6. Transfer to a clean work surface, finish kneading by hand (you know that this is personal mania ...) and put the dough in an airtight container previously greased with olive oil.
  7. Cover with its corresponding lid or film, to prevent the dough from drying out, and make bulk fermentation of 2 1/2 hours at 82,4F (28º C). It should grow a little more than double of its volume (the time will depend on the temperature of your home).
Preshape hot dog buns.
  1. On a clean work surface, turn the dough over and degass it gently.
  2. Divide the dough into 8 equal pieces, about 3,88 oz (110 g) each.
  3. Preshape, cover with film and let stand for 20 minutes.
Shape hot dog buns.
  1. Line two baking trays with parchment, set aside.
  2. Stretch one piece with the help of a roller, roll up on itself and seal the ends. Each roll will have an approximate length of 6,7 inches (17 cm).
  3. Place on the tray and repeat the process with the following pieces.
  4. Remember to keep the pieces covered with film at all times to prevent them from drying out.
Let rise.
  1. Cover with film and let rest until they double in size, in my case it took 80 minutes.
  1. Preheat oven to 390ºF (2o0ºC).
  2. Brush the rolls with beaten egg and sprinkle with sesame if desired. We can make half one way and half the other.
  3. Bake for 15 minutes, they will turn into a beautiful golden brown.
  4. Remove from the oven and let cool over a rack.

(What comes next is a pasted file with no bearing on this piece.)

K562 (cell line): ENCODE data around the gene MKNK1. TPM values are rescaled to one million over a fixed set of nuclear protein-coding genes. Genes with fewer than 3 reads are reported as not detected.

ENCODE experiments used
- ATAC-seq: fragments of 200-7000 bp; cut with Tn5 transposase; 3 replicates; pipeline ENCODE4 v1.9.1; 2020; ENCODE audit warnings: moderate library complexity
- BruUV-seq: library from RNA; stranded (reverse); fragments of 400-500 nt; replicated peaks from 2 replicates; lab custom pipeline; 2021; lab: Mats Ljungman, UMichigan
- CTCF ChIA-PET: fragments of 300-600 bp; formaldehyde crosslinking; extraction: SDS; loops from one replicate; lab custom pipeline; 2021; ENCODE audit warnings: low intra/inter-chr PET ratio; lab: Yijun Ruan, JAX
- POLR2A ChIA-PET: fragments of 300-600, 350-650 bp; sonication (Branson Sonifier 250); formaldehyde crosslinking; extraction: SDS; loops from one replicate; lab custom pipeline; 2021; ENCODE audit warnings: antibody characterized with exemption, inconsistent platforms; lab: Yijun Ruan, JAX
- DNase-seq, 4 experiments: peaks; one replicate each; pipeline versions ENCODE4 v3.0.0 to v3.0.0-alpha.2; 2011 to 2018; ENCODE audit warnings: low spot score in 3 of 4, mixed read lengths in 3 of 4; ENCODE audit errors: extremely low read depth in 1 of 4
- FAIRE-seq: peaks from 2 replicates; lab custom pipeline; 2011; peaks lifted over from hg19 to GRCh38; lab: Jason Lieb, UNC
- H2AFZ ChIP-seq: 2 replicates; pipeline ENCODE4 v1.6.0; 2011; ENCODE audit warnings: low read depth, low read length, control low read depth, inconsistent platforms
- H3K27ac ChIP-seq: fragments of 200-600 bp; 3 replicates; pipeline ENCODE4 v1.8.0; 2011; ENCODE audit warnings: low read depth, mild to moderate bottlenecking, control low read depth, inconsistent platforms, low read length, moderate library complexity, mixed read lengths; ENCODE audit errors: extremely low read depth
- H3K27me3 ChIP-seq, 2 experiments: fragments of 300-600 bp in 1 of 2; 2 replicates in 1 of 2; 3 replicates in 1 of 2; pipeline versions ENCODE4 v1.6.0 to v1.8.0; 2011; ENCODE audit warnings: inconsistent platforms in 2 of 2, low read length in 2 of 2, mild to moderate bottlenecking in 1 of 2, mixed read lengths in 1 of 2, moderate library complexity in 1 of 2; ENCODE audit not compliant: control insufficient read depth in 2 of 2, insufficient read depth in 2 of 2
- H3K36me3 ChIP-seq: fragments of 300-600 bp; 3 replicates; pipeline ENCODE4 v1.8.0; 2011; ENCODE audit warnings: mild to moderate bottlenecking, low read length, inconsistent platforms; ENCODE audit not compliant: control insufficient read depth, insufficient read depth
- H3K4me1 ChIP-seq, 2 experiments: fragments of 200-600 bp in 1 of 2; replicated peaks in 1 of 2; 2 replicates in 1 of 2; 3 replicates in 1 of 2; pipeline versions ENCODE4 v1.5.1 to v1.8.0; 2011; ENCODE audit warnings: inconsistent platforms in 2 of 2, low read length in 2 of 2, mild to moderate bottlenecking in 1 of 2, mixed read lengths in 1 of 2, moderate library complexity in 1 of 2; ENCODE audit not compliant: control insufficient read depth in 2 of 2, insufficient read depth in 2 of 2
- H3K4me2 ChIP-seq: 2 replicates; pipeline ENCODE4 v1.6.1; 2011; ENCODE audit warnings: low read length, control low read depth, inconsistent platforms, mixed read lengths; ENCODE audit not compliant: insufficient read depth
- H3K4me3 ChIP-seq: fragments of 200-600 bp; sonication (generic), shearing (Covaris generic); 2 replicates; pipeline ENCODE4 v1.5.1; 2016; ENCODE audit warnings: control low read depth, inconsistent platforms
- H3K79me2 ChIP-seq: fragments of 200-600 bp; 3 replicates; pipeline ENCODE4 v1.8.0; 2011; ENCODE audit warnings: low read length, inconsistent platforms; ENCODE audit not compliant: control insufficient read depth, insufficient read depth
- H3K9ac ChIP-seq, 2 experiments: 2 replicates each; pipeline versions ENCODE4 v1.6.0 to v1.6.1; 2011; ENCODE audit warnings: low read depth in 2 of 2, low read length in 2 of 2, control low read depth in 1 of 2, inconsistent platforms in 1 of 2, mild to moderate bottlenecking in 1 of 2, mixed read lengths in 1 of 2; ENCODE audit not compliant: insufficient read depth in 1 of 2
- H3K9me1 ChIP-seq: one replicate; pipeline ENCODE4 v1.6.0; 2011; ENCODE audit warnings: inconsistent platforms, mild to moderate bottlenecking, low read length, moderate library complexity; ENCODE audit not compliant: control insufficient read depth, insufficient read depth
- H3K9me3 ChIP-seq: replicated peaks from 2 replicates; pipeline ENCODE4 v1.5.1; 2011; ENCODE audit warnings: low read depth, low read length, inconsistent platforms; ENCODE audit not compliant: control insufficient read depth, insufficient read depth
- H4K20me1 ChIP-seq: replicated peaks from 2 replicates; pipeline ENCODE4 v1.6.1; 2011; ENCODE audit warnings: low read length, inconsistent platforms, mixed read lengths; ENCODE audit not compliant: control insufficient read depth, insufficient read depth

• Remember that the type of flour we use will condition the final hydration of our dough. We can notice a slight difference depending on this element, for that reason we should work the dough observing it and add more or less hydration.
  • If you wish, you can let the dough stand in the fridge overnight. Let it rise a little less than 1/3 and refrigerate it until the next day. Before working with it you will have to temper it for a couple of hours.
  • Buns can be frozen once baked and completely cooled.
  • If you want the upper surface of the bun not to shine, brush them with milk instead of egg.
  • Preservation: We can keep them in perfect condition stored in a zip-type bag for 3-4 days.

These hot dog buns will fascinatet you. It has nothing to do with the ones we buy in large supermarkets and we can keep them for several days without problems.

In addition that we can use them to elaborate sandwiches if we want it, they are very versatile. Soon I will leave you an idea to accompany them that, I advance you, at home they loved. I wish you a wonderful beginning of the week.

Big hugs,

Source: Wiki